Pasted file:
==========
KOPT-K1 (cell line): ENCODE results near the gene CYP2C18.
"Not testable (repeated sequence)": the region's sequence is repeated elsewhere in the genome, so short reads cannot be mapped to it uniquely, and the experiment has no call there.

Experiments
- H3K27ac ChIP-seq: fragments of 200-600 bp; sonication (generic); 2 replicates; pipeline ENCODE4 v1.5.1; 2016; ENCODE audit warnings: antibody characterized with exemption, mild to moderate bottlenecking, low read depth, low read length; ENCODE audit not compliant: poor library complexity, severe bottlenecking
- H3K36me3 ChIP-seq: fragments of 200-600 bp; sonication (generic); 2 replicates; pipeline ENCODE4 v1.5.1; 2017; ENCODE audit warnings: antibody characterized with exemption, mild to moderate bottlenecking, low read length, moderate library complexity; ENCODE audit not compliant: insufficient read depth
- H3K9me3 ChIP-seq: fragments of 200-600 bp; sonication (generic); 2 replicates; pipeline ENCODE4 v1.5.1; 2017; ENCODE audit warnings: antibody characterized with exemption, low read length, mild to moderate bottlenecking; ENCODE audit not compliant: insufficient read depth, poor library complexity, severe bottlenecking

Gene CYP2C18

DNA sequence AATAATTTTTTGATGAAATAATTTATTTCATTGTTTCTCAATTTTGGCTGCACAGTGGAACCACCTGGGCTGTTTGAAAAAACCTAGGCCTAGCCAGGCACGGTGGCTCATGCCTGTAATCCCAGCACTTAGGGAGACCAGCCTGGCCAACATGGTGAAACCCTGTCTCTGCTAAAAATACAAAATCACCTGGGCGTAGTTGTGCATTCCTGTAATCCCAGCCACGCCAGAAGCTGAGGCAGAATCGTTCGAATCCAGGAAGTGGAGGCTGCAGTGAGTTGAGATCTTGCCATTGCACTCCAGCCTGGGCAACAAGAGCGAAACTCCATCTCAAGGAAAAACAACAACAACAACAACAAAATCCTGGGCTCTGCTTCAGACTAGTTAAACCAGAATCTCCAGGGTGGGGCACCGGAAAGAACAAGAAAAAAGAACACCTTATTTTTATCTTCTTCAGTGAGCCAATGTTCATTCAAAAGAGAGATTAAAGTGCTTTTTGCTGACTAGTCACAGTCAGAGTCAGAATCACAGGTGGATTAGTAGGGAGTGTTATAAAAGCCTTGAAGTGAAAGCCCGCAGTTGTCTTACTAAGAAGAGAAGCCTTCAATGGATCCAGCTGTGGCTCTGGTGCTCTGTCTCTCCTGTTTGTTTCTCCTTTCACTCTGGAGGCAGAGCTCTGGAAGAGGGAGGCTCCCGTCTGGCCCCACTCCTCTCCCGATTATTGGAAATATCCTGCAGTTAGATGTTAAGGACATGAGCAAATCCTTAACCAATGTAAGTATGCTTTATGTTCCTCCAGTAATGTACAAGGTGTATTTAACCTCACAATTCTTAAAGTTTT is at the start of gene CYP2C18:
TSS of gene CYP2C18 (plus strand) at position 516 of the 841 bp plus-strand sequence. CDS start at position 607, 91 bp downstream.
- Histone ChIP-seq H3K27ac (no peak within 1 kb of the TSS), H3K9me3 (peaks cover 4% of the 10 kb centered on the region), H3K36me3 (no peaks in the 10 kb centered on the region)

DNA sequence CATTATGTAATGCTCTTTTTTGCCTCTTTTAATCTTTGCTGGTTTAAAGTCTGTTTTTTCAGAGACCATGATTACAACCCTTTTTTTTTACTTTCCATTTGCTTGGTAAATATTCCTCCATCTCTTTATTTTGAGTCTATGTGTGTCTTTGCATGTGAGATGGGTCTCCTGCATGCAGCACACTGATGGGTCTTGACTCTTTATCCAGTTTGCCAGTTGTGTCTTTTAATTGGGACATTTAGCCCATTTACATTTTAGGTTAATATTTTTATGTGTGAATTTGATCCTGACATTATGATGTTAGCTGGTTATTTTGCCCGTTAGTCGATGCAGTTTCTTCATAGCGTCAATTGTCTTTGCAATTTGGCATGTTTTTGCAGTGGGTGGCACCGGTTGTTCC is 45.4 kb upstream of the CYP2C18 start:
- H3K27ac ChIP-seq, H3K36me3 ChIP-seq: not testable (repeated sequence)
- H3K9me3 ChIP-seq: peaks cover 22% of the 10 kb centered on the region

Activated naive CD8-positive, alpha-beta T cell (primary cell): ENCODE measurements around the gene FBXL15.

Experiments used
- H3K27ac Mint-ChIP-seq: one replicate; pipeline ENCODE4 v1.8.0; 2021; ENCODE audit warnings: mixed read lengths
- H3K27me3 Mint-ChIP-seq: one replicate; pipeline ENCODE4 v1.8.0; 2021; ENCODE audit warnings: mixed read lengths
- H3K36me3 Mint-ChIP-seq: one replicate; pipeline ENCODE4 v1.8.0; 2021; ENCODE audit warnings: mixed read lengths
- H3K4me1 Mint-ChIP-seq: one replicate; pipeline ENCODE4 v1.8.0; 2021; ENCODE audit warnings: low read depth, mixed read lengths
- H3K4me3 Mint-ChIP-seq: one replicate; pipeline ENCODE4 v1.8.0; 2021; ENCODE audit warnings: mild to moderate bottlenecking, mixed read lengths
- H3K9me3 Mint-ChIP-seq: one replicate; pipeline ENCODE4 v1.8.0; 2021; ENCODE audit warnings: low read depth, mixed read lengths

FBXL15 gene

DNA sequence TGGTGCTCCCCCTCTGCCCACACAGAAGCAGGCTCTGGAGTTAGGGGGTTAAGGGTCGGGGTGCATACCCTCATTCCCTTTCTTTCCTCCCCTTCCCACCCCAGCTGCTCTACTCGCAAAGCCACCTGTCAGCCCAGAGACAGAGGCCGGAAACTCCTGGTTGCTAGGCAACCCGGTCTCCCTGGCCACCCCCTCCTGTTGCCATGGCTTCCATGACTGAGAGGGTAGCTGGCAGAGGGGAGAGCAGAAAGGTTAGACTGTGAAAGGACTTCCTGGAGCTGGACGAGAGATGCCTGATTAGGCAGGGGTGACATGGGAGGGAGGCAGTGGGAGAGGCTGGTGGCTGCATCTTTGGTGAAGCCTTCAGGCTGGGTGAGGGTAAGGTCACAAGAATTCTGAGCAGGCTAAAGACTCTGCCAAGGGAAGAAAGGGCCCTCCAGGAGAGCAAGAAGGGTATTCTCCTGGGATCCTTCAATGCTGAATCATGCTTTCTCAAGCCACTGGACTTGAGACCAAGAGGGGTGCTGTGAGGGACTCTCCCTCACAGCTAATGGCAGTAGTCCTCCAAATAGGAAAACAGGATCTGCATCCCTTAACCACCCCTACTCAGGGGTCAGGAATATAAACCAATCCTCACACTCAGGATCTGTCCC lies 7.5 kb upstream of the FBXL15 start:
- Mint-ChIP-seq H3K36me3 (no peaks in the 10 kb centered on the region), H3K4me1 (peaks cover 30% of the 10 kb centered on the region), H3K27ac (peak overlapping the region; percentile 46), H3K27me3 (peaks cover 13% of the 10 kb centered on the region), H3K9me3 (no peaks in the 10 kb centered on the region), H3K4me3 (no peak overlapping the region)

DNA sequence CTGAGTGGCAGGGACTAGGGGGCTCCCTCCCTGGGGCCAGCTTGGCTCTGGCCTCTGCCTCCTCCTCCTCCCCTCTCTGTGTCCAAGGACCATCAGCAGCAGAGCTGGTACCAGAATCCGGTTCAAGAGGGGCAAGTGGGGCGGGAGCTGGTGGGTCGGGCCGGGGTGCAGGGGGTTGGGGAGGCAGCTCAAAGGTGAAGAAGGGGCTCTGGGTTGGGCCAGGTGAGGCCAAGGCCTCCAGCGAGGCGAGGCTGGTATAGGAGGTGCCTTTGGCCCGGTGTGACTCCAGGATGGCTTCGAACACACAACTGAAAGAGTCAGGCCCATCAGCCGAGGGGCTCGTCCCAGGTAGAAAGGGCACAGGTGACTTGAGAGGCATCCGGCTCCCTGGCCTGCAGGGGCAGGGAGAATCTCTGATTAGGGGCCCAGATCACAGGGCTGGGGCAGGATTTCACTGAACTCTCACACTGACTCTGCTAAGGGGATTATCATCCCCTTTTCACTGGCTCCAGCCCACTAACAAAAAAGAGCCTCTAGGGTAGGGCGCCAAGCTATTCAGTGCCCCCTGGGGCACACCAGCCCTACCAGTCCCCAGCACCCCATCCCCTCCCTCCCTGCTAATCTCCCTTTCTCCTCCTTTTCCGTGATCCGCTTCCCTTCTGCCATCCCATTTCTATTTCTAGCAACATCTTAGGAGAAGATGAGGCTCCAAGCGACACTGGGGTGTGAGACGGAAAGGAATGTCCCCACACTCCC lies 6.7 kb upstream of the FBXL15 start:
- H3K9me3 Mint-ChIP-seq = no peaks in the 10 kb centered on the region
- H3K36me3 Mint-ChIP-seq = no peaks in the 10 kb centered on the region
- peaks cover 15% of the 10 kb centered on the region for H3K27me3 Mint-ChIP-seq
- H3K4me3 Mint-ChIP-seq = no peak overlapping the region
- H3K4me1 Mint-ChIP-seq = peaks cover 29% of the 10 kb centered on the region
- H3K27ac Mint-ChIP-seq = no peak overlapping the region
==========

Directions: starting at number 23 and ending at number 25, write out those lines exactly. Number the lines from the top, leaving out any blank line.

DNA sequence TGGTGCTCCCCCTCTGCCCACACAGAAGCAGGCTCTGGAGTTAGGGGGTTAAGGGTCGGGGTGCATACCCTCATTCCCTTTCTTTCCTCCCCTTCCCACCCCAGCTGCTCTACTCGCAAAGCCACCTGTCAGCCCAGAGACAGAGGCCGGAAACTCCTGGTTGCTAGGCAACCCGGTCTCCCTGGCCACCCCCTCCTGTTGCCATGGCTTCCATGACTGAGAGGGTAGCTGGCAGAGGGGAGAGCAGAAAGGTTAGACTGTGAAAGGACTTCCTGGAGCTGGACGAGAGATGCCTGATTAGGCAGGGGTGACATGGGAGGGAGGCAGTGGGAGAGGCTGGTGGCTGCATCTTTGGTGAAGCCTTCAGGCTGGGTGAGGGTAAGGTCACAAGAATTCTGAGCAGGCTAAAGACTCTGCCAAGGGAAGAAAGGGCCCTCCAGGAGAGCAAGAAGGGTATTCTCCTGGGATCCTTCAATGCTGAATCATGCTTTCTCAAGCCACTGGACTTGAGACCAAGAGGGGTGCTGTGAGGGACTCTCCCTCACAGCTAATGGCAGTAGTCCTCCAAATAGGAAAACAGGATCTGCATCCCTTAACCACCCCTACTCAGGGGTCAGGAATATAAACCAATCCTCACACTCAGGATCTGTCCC lies 7.5 kb upstream of the FBXL15 start:
- Mint-ChIP-seq H3K36me3 (no peaks in the 10 kb centered on the region), H3K4me1 (peaks cover 30% of the 10 kb centered on the region), H3K27ac (peak overlapping the region; percentile 46), H3K27me3 (peaks cover 13% of the 10 kb centered on the region), H3K9me3 (no peaks in the 10 kb centered on the region), H3K4me3 (no peak overlapping the region)

DNA sequence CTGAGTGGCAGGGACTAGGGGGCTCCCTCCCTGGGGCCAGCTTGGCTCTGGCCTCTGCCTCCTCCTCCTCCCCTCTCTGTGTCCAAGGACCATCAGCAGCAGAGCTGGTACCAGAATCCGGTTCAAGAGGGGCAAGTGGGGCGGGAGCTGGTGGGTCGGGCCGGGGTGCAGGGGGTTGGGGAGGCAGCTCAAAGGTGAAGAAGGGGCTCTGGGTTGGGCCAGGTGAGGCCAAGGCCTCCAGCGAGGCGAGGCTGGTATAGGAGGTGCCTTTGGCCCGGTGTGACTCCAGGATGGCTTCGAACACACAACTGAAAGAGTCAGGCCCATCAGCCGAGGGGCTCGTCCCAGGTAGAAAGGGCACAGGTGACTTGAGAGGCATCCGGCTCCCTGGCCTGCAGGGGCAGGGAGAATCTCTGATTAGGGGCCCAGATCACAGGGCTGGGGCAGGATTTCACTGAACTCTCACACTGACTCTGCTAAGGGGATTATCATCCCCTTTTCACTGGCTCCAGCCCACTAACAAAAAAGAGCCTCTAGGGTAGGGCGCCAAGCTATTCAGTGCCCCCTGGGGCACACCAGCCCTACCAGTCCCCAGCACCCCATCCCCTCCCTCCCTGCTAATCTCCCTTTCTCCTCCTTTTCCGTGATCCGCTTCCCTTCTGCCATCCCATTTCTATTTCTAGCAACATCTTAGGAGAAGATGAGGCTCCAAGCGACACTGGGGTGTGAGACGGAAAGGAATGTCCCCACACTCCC lies 6.7 kb upstream of the FBXL15 start: